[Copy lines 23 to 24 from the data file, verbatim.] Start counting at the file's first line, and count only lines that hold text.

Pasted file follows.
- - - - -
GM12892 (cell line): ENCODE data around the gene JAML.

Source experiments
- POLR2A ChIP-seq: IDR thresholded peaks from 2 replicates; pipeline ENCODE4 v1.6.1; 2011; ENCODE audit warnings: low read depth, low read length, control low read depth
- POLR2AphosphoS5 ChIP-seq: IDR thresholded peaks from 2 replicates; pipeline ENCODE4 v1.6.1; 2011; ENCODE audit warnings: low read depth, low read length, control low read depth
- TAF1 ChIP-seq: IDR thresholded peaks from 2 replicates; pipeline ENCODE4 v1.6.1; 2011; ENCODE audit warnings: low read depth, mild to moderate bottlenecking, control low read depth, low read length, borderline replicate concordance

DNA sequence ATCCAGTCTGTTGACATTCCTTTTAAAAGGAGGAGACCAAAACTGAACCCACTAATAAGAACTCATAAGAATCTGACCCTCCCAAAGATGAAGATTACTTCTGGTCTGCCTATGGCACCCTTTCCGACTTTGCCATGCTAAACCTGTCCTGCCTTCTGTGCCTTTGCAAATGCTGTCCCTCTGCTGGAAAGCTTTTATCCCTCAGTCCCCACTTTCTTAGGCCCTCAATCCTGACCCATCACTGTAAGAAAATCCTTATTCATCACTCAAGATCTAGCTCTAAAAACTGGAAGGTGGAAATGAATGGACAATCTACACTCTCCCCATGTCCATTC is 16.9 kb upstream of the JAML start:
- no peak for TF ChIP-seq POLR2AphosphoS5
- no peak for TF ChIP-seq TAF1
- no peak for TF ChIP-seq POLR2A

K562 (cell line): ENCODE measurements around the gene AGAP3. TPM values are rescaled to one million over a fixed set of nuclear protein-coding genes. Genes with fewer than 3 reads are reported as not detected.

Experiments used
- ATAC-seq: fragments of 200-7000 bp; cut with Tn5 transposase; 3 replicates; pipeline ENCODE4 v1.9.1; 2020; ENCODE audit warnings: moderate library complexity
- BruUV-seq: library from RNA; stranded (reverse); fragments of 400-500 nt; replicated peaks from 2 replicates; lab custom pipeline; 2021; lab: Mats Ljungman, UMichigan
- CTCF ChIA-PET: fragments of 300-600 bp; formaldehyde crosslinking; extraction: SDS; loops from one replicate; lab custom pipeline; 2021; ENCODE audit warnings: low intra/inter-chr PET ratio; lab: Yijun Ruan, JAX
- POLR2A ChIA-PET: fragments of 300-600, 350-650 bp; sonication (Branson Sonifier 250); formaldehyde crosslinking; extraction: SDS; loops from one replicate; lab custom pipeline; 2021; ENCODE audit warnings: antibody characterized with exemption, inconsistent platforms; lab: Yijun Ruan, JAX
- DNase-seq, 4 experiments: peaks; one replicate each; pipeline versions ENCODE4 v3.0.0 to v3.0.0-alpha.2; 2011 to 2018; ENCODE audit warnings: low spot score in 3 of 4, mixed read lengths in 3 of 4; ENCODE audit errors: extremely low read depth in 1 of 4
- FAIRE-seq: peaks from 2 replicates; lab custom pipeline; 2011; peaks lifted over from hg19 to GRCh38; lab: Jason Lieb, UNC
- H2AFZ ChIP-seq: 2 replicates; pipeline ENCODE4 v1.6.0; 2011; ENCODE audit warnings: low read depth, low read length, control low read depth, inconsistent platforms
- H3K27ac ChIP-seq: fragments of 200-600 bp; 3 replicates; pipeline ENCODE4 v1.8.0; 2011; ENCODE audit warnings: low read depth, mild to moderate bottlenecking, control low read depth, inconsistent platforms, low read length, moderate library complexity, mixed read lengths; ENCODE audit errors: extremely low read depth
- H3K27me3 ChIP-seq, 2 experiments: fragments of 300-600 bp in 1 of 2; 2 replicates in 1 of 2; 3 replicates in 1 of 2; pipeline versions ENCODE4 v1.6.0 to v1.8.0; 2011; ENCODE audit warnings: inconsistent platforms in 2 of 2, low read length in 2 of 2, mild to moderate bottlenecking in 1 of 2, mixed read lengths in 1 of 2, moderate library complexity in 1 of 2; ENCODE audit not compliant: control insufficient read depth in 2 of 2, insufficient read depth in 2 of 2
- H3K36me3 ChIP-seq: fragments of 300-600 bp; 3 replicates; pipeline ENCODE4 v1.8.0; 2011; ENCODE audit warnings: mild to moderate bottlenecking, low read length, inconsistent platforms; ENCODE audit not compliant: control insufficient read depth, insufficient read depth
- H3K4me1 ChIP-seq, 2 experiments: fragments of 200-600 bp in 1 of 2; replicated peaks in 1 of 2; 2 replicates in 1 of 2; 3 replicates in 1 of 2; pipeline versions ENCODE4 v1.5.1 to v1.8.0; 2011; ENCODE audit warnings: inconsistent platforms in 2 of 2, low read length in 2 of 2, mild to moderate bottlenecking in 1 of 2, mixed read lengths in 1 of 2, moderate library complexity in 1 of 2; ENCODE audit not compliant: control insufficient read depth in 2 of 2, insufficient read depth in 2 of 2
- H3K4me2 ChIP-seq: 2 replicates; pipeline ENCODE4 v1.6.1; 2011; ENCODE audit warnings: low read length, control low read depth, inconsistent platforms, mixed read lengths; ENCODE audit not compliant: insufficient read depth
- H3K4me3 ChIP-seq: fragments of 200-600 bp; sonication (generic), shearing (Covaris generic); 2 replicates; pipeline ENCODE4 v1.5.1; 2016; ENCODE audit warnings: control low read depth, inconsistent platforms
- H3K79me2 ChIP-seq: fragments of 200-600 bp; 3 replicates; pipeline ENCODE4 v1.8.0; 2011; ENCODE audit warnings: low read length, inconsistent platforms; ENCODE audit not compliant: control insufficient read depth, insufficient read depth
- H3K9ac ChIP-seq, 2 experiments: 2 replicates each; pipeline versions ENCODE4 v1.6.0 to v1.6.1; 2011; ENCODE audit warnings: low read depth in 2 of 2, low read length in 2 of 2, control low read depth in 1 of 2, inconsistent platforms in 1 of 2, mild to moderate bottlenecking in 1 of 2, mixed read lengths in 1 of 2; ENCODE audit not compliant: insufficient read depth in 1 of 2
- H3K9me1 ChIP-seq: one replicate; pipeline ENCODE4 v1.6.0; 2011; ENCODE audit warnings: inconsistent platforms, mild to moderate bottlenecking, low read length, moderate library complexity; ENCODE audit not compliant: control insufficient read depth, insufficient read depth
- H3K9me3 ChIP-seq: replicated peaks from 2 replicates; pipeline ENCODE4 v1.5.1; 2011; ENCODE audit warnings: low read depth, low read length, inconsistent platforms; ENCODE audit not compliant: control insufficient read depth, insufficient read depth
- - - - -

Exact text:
- H3K4me2 ChIP-seq: 2 replicates; pipeline ENCODE4 v1.6.1; 2011; ENCODE audit warnings: low read length, control low read depth, inconsistent platforms, mixed read lengths; ENCODE audit not compliant: insufficient read depth
- H3K4me3 ChIP-seq: fragments of 200-600 bp; sonication (generic), shearing (Covaris generic); 2 replicates; pipeline ENCODE4 v1.5.1; 2016; ENCODE audit warnings: control low read depth, inconsistent platforms